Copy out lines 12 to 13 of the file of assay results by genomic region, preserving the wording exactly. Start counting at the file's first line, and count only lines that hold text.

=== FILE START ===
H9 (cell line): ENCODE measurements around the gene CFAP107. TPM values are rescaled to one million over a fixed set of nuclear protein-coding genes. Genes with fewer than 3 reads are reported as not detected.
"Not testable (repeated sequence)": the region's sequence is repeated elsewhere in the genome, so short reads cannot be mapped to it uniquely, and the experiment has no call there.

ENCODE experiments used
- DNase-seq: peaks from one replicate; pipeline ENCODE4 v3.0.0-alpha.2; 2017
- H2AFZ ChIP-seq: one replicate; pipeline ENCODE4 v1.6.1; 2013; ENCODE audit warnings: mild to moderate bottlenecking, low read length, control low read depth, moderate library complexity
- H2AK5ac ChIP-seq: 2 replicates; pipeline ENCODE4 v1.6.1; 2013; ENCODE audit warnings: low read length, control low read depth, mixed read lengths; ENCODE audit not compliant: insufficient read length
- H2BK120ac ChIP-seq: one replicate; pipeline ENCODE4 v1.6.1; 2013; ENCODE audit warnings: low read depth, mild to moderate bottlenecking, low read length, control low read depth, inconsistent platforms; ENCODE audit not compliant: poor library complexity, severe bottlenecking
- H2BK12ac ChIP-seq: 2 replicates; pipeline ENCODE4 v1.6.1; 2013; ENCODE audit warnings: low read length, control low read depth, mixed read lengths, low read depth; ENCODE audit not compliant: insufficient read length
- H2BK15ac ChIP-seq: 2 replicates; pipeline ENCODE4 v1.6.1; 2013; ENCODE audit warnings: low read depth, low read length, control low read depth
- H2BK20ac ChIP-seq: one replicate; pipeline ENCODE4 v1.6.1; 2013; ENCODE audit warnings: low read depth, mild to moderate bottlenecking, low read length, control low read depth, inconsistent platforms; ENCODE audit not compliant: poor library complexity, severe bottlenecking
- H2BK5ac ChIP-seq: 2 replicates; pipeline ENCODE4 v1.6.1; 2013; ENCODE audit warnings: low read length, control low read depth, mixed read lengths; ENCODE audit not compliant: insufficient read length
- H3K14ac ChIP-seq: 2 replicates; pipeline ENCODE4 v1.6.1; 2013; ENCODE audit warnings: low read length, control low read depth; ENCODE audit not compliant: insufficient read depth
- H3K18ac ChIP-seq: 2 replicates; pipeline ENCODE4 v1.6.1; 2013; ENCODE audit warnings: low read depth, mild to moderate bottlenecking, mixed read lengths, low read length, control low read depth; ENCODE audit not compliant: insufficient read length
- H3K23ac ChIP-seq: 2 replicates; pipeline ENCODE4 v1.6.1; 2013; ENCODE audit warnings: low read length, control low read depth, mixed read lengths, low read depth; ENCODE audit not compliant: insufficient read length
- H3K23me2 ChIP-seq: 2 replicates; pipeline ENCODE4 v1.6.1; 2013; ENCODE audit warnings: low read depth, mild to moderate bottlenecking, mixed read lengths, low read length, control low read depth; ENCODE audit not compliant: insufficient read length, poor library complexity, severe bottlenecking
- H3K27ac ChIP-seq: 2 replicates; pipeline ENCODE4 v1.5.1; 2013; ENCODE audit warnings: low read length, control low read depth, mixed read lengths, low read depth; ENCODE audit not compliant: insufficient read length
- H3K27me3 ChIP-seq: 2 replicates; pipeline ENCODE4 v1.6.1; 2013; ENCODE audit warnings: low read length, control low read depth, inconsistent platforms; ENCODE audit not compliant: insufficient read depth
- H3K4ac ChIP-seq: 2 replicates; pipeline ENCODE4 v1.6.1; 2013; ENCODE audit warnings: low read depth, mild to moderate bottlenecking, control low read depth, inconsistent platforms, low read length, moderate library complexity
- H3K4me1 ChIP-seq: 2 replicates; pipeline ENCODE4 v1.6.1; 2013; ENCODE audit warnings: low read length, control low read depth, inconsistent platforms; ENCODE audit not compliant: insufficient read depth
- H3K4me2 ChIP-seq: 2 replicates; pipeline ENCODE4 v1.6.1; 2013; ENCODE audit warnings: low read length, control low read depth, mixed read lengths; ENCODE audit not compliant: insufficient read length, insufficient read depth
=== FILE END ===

- H3K14ac ChIP-seq: 2 replicates; pipeline ENCODE4 v1.6.1; 2013; ENCODE audit warnings: low read length, control low read depth; ENCODE audit not compliant: insufficient read depth
- H3K18ac ChIP-seq: 2 replicates; pipeline ENCODE4 v1.6.1; 2013; ENCODE audit warnings: low read depth, mild to moderate bottlenecking, mixed read lengths, low read length, control low read depth; ENCODE audit not compliant: insufficient read length